Skip to the good stuff!

Posts

Education: Image, Text, Touch

American Antiquarian Society founder Isaiah Thomas portrayed by actor Neil Gustafson. (Photo: Robert McCamant)

Friday, October 6, 6:45-8:30 pm ★ Christina Kraus, “‘Pointing the moral’ or ‘adorning the tale?’ Illustrations and Commentary on Vergil and Caesar in 19th Century American Textbooks”★ Shawna McDermott, “Phrenology and Childhood: Visual Portrayals in the Periodical Press 1850–1900” ★ Amanda Stuckey, “A Library for the Blind: Tactile Literacy and the Nineteenth-Century Embossed Book” ★ Laura Wasowicz, “From Plantation Bitters to Mi Abuela Facil: McLoughlin Brothers as ‘Manufacturer’ of Children’s Picture Books”

 

Conference participants returned to Antiquarian Hall for the Friday evening session revitalized, after a lovely cocktail reception at the Goddard-Daniels House. Our host, none other than the printer and visionary American Antiquarian Society founder Isaiah Thomas, escorted the group to the reception after regaling them with tales of his life.

Caesar’s Commentaries on the Gallic War by Albert Harkness, New York and Cincinnati: American Book Company, n.d. [ca. 1886]. Plate I, top. (American Antiquarian Society)

The evening’s engaging presentations, moderated by Lauren Hewes, addressed nineteenth-century texts published to educate and entertain children and adolescents. Christina Kraus explored the placement of commentary and the use of illustrations in textbooks of Caesar’s Commentaries on the Gallic War and Vergil’s Aeneid. She questioned whether illustrations contributed to students’ comprehension of and interest in the texts. Kraus compared multiple editions by Charles Anthon, Henry Simmons Frieze, Edward Searing and Albert Harkness. She noted that sometimes illustrations had been added to later editions or included in a separate pamphlet, others had been reused/redrawn, and some had little integration with the text while others enhanced understanding of the text. Kraus is continuing her research comparing editions of these classics and the printing technologies involved in the production of their illustrations. She welcomed input from attendees.

“An imagined child correspondent of Our Young Folks.” From the June 1865 issue accompanying the article “A Business Letter,” page 372. (American Antiquarian Society)

Shawna McDermott  investigated the linkages between the interest in phrenology and physiognomy in the nineteenth century and the illustrations of children in periodicals intended for youth in that period.  She posited that physiognomic ideas about one’s outward appearance as a reflection of one’s character traits and intellect might explain why children were portrayed in publications like Our Young Folks in a similar way.  The stylized children were often illustrated as having large foreheads, round cheeks, and prominent eyes, which when read in physiognomic terms may have signaled intelligence or an affinity for language.  McDermott suggested that in the nineteenth century the visual may have been understood as a method for getting closer to “truth” than the textual.  McDermott provided much food for thought and plans to explore these concepts further.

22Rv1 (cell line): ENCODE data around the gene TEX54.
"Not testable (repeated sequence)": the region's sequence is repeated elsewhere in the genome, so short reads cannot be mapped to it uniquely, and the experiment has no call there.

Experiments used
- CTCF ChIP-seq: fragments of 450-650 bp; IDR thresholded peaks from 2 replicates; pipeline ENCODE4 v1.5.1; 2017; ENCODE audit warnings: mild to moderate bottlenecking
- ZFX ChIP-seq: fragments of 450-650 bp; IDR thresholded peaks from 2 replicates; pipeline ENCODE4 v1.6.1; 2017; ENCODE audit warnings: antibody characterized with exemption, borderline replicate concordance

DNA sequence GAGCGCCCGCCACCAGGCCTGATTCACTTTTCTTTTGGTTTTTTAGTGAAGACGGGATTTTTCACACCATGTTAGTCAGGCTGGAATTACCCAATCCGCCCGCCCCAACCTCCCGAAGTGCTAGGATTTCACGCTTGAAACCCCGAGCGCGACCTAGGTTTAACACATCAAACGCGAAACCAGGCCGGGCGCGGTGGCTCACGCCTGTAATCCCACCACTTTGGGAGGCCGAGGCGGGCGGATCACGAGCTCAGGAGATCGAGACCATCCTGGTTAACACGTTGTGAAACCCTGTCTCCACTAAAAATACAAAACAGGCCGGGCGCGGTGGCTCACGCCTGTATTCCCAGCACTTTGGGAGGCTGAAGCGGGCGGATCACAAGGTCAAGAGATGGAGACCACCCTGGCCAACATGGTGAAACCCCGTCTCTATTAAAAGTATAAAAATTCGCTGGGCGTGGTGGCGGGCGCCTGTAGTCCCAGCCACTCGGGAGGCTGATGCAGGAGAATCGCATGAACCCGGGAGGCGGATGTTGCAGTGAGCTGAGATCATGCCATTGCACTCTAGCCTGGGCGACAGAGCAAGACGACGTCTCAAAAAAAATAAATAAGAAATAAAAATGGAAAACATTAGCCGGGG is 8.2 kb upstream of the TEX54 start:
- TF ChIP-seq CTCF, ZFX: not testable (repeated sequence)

Page from The Blind Child’s First Book by S.G. Howe. Embossed in Boston Line Type at the Perkins School for the Blind, Watertown, MA, 1852. Printed at the New England Institution for the Education of the Blind, 3rd edition. Boston, 1852 (American Antiquarian Society)

Amanda Stuckey provided a history of the printing efforts of Samuel Gridley Howe, the first director of what would become the Perkins School for the Blind. He set up a printing office to produce embossed books for the blind in the 1830s and pupils of the institute were involved in their production. In his Boston Line Type, Roman letters were used rather than a triangular alphabet or another symbol system. The books were cumbersome to hold open and the Roman letters were difficult to distinguish tactilely. Howe’s philosophy on educating the blind promoted the use of the same alphabet as sighted individuals, which he believed would be advantageous to their overall integration into society. Stuckey concluded with an overview of improvements in the printing process, competing systems, and other printing houses for embossed books later in the century.

Frontispiece and text taken from Juanillo Bocado, a picture book manufactured by McLoughlin Brothers for publisher D. Appleton & Company ca. 1870. (American Antiquarian Society)

Laura Wasowicz rounded out the panel, bringing the first day to a close with an exploration of colorful children’s picture books produced by McLoughlin Brothers. Drawing from the collections at the American Antiquarian Society and San Francisco Public Library, Wasowicz found McLoughlin had several entrepreneurial angles to its business. The firm printed the same titles with and without their imprint, for companies advertising products like patent medicine and flour. It entered the market for school audiences through its relationship with the publishers William H. Hill Jr & Co and Moss & Co. And it had a publishing arrangement with D. Appleton & Co to manufacture Spanish language books. By these means, McLoughlin became truly a manufacturing powerhouse of picture books in the nineteenth and early twentieth centuries. We can look forward to the upcoming exhibition Wasowicz is curating at the Grolier Club in December.